Asalie Minor Preston

From Cvillepedia
Jump to: navigation, search

Asalie Minor Preston (December 7, 1903 - July 29, 1982) was an African-American educator who taught in segregated schools between 1922 and 1933. [1] Minor Preston Educational Fund

Background

Asalie Minor Preston was born Asalie Annette Minor on December 7, 1903 to Rives C. and Elizabeth (Curry) Minor. Her sisters were Glenna E. and Bernice. Their father, a former slave, was a teacher, farmer and astute businessman. Rives Minor had been one of the slaves belonging to Col. T.L. Preston, who had a plantation on the outskirts of Charlottesville. When the Civil War ended, Col. Preston divvied up small parcels of land and gave them to his former slaves. [2] According to Asalie, many of Col. Preston's former slaves couldn't make a living on the acre or so of land that he had given them. They would usually just abandon it and go to places like Washington, West Virginia and Philadelphia to find work.

In 1922, Asalie followed her father's footsteps into teaching.

Asalie Minor married Roy C. Preston on August 11, 1938 in Albemarle County. Leroy "Roy" C. Preston was born on January 8, 1902 in Kingston, NY to William and Mary (Spinner) Preston.[3]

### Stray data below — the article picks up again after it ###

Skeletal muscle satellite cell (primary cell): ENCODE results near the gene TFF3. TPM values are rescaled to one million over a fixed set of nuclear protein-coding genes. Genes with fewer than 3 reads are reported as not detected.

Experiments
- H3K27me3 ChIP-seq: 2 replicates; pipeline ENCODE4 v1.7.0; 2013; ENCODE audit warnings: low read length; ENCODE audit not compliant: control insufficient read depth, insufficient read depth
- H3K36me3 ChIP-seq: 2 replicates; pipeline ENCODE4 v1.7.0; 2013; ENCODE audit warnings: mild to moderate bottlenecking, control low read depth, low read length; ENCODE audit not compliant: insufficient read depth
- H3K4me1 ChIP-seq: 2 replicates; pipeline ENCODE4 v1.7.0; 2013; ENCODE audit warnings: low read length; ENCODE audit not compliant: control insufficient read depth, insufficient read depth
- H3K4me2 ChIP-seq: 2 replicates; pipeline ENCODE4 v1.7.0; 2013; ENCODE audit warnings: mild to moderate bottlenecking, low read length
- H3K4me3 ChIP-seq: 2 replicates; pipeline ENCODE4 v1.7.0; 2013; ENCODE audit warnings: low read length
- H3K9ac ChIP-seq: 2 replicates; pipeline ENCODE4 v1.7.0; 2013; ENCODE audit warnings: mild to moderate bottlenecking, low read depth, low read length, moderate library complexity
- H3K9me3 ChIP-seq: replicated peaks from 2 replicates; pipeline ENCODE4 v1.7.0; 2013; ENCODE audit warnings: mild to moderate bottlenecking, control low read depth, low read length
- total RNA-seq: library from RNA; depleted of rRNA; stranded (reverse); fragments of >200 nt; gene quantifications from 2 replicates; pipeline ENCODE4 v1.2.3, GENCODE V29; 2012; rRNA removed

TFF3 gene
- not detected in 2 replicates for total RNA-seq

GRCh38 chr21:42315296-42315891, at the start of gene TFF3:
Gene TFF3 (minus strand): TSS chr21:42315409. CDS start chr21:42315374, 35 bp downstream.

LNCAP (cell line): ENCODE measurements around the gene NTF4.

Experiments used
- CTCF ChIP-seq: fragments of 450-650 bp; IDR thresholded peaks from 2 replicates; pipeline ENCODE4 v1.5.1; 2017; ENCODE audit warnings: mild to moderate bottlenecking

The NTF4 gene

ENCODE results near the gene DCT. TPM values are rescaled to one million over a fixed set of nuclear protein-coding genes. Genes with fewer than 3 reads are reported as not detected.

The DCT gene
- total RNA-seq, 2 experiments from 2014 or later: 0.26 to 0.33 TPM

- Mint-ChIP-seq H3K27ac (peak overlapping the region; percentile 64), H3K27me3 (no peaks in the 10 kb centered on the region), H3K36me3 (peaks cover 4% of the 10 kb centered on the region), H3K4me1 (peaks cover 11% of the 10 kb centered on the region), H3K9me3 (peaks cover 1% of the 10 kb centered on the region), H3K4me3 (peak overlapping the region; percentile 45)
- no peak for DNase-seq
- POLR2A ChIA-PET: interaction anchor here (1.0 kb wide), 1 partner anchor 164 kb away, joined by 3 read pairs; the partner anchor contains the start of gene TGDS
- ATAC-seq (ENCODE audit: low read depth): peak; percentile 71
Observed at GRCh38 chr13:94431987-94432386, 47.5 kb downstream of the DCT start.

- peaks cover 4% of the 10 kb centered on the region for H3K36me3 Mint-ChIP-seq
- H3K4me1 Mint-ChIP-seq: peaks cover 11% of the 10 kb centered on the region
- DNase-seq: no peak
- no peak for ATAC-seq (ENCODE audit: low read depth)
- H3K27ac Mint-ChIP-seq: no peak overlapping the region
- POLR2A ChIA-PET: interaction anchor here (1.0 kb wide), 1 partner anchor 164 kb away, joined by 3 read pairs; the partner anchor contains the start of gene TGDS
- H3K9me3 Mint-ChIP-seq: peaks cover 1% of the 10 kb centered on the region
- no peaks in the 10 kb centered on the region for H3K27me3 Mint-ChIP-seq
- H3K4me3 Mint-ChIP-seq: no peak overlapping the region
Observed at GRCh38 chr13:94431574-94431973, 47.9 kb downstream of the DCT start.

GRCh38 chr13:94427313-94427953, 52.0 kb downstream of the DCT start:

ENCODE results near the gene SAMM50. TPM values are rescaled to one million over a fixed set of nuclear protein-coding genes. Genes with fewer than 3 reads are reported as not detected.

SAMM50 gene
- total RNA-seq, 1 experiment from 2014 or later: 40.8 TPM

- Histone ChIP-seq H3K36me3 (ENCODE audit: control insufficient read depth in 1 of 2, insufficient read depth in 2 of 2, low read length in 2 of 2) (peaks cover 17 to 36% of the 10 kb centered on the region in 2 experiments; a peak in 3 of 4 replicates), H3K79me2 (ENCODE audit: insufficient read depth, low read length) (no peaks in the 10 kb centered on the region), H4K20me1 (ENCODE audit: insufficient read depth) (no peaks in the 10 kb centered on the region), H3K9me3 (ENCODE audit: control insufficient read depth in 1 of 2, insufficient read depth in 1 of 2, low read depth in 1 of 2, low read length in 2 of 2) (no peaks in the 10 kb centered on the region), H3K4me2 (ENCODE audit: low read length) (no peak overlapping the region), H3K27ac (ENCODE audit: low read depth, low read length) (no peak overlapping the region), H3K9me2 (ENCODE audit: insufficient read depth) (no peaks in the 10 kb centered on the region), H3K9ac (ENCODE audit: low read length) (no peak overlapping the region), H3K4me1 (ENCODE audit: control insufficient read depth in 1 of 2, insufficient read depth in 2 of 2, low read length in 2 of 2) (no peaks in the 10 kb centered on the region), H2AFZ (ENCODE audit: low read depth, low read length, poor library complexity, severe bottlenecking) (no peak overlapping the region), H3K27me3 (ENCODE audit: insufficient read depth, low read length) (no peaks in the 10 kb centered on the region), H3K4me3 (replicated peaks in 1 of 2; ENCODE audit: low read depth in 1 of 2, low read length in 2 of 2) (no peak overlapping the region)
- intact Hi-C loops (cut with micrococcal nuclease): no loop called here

Preston Avenue

: Preston Avenue

In 2019, City Council voted to change the name to honor Asalie Minor Preston.[4]

Historic C. B. Holt House

After the death of Roy's stepfather, Charles B. Holt in 1950, Asalie and Roy lived in the C. B. Holt House on Preston Avenue.

Minor-Preston Educational Fund

After a distinguished career teaching in Albemarle County’s segregated black public schools, Asalie endowed the Minor-Preston Educational Fund to provide college scholarships [5]

The financial foundation of the Minor Preston Educational Fund was created largely from money that came from the sale of property once owned by Minor. Lloyd Smith, who served as Preston's attorney, was instrumental in the creation of the fund and handled the sale of some of the land. "Asalie told me that many of Col. Preston's former slaves couldn't make a living on the acre or so of land that he had given them," Smith said. "They would usually just abandon it and go to places like Washington, West Virginia and Philadelphia to find work.


People.jpg This biographical article is a stub. You can help cvillepedia by expanding it.

References

External Links